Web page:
During an undisturbed waking state, brain 5-HT neurons discharge in a slow and rhythmic manner that is a manifestation of their endogenous pacemaker activity. This regular firing during waking creates a steady synaptic release of 5-HT which provides a tonic excitatory drive that modulates motor system neuronal activity. During gross repetitive motor behaviors that are mediated by brainstem and spinal cord CPGs, subpopulations of 5-HT neurons are activated (Fig. 1), attaining discharge levels several times greater than that observed during undisturbed waking. This activation, seen in association with chewing, grooming, running, and so on, is sometimes phase-locked to the cycling motor output. The distribution of 5-HT axon terminals in the spinal cord and brainstem is consistent with 5-HT's involvement in patterned movement employing gross skeletal muscles rather than those movements utilizing fine or more discrete muscles.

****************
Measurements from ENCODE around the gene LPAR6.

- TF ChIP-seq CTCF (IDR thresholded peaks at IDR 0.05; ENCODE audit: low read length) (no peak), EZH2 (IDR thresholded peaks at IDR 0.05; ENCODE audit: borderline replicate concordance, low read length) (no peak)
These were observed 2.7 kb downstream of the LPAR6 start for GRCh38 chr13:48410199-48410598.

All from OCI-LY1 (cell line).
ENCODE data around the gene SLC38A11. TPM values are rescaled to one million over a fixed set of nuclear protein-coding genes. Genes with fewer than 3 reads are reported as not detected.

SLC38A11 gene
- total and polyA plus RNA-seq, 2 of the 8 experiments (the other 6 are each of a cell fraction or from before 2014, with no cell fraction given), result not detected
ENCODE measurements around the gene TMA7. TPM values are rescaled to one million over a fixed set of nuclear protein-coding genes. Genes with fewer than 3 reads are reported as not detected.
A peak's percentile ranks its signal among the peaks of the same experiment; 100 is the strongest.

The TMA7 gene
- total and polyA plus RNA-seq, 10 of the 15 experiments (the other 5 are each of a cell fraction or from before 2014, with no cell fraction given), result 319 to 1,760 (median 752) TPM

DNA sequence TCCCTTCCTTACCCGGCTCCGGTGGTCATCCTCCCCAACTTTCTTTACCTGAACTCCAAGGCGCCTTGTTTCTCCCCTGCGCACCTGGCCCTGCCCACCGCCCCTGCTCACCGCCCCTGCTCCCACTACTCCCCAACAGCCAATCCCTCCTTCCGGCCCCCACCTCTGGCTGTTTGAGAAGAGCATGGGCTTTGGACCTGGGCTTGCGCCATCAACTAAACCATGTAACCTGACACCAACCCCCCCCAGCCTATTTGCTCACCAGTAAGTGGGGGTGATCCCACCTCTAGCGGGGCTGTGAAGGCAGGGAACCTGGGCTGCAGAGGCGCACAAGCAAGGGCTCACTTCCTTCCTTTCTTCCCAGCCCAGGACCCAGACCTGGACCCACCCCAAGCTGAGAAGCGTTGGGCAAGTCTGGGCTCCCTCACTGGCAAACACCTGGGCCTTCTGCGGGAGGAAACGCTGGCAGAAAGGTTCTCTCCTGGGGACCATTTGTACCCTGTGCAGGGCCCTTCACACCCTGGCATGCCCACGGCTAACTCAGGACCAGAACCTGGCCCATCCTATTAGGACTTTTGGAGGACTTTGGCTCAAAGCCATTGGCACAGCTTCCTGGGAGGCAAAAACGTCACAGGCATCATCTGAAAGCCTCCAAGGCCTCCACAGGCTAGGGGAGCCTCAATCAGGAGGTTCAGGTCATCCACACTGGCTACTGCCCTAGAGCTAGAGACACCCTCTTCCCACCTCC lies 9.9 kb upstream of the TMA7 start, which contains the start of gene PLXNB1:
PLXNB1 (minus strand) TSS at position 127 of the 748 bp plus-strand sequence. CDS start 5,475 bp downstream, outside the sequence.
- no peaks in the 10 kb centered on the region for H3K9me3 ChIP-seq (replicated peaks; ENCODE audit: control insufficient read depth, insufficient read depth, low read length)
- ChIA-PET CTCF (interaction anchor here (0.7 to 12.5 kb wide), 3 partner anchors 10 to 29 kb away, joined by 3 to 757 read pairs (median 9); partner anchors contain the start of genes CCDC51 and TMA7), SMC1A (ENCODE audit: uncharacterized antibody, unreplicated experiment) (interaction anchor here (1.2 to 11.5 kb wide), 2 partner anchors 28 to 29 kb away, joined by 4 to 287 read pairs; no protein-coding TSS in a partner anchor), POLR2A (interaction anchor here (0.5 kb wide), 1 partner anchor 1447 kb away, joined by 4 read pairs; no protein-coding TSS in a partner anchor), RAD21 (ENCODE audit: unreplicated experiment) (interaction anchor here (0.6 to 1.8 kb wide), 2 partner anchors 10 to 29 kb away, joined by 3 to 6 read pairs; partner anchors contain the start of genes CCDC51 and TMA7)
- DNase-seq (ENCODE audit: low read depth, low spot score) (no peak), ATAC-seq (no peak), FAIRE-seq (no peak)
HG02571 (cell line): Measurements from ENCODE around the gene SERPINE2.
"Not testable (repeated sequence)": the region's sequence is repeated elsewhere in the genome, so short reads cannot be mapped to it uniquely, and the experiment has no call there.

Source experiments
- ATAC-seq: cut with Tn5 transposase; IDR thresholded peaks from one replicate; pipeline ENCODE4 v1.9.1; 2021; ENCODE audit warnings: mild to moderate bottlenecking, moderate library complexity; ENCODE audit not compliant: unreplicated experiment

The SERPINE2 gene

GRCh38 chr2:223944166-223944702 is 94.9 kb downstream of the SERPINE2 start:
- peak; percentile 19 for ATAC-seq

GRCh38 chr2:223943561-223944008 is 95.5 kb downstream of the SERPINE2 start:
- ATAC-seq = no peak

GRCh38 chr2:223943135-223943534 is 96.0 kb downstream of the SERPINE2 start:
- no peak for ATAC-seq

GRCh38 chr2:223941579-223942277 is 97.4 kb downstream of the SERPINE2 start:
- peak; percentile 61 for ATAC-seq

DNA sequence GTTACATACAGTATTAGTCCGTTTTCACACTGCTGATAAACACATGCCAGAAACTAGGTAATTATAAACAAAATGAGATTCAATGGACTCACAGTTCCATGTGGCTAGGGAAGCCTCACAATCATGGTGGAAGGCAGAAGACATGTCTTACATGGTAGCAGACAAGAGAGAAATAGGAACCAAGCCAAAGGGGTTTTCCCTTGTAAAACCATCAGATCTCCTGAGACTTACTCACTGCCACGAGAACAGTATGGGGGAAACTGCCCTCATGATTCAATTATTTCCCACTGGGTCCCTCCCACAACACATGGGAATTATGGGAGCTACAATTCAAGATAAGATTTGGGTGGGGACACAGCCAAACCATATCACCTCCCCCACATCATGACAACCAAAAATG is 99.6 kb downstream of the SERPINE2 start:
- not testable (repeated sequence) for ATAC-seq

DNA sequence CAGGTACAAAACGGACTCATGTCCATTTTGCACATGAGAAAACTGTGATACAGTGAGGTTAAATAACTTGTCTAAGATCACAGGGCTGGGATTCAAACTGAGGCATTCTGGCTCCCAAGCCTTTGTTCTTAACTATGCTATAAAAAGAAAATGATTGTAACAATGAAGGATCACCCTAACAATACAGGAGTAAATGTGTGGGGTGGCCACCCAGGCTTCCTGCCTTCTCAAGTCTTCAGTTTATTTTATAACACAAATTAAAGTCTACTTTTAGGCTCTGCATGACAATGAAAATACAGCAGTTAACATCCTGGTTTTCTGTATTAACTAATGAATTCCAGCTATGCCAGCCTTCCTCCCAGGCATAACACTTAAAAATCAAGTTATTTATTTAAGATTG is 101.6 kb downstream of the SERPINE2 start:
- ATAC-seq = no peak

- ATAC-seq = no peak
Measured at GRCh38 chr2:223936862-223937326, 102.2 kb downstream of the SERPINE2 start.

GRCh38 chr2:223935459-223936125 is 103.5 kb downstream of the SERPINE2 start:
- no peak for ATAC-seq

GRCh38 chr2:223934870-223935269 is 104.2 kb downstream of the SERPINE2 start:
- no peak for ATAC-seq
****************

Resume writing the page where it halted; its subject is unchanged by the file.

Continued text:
Several important functions may be served by these 5-HT inputs to motor structures. They may smooth motor outputs and may also obviate the need for continuous repetitive excitatory inputs to maintain a continuous output in motor systems. By augmenting weak or polysynaptic inputs, 5-HT may also bring motoneurons to threshold. The anticipation of motor activity by 5-HT neurons suggests that they may serve a priming function for motor output. 5-HT may also serve a timing or integrative function. The simultaneous inhibition of "irrelevant" sensory information processing acts to suppress inputs that might disrupt motor output (Fig. 1). Reciprocally, when 5-HT neuronal activity is phasically decreased, for example, during orientation, this serves to sharpen sensory function while disfacilitating tonic or repetitive motor output and thereby preventing it from disrupting sensory processing. Furthermore, motoneurons are now poised to respond phasically to discrete excitatory inputs. Finally, 5-HT's involvement in autonomic and neuroendocrine regulation serves a support function for the demands of changes in the level of motor output (Fig. 1), such as (a) increased oxygenation of the blood and increased blood flow to skeletal muscles or (b) increased carbohydrate consumption for maintaining a stable glucose supply to the brain.